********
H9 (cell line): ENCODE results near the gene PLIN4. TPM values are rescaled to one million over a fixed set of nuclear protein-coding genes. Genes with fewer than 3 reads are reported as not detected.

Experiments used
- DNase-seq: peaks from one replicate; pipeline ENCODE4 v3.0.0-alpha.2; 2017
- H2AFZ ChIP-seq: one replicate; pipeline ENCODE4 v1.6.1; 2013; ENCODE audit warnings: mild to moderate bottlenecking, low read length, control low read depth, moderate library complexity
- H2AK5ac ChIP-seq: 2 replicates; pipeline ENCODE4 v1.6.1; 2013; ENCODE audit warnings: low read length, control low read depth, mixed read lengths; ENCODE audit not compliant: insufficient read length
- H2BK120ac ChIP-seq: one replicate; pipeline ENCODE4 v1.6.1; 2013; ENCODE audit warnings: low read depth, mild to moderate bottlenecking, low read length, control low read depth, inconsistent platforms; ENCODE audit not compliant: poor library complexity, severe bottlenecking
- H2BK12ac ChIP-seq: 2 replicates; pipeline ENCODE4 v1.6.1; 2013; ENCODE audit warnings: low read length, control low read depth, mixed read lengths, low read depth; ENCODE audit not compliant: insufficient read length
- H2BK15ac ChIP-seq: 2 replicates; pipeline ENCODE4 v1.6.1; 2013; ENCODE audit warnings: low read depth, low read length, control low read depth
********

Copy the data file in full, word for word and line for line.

H9 (cell line): ENCODE results near the gene PLIN4. TPM values are rescaled to one million over a fixed set of nuclear protein-coding genes. Genes with fewer than 3 reads are reported as not detected.

Experiments used
- DNase-seq: peaks from one replicate; pipeline ENCODE4 v3.0.0-alpha.2; 2017
- H2AFZ ChIP-seq: one replicate; pipeline ENCODE4 v1.6.1; 2013; ENCODE audit warnings: mild to moderate bottlenecking, low read length, control low read depth, moderate library complexity
- H2AK5ac ChIP-seq: 2 replicates; pipeline ENCODE4 v1.6.1; 2013; ENCODE audit warnings: low read length, control low read depth, mixed read lengths; ENCODE audit not compliant: insufficient read length
- H2BK120ac ChIP-seq: one replicate; pipeline ENCODE4 v1.6.1; 2013; ENCODE audit warnings: low read depth, mild to moderate bottlenecking, low read length, control low read depth, inconsistent platforms; ENCODE audit not compliant: poor library complexity, severe bottlenecking
- H2BK12ac ChIP-seq: 2 replicates; pipeline ENCODE4 v1.6.1; 2013; ENCODE audit warnings: low read length, control low read depth, mixed read lengths, low read depth; ENCODE audit not compliant: insufficient read length
- H2BK15ac ChIP-seq: 2 replicates; pipeline ENCODE4 v1.6.1; 2013; ENCODE audit warnings: low read depth, low read length, control low read depth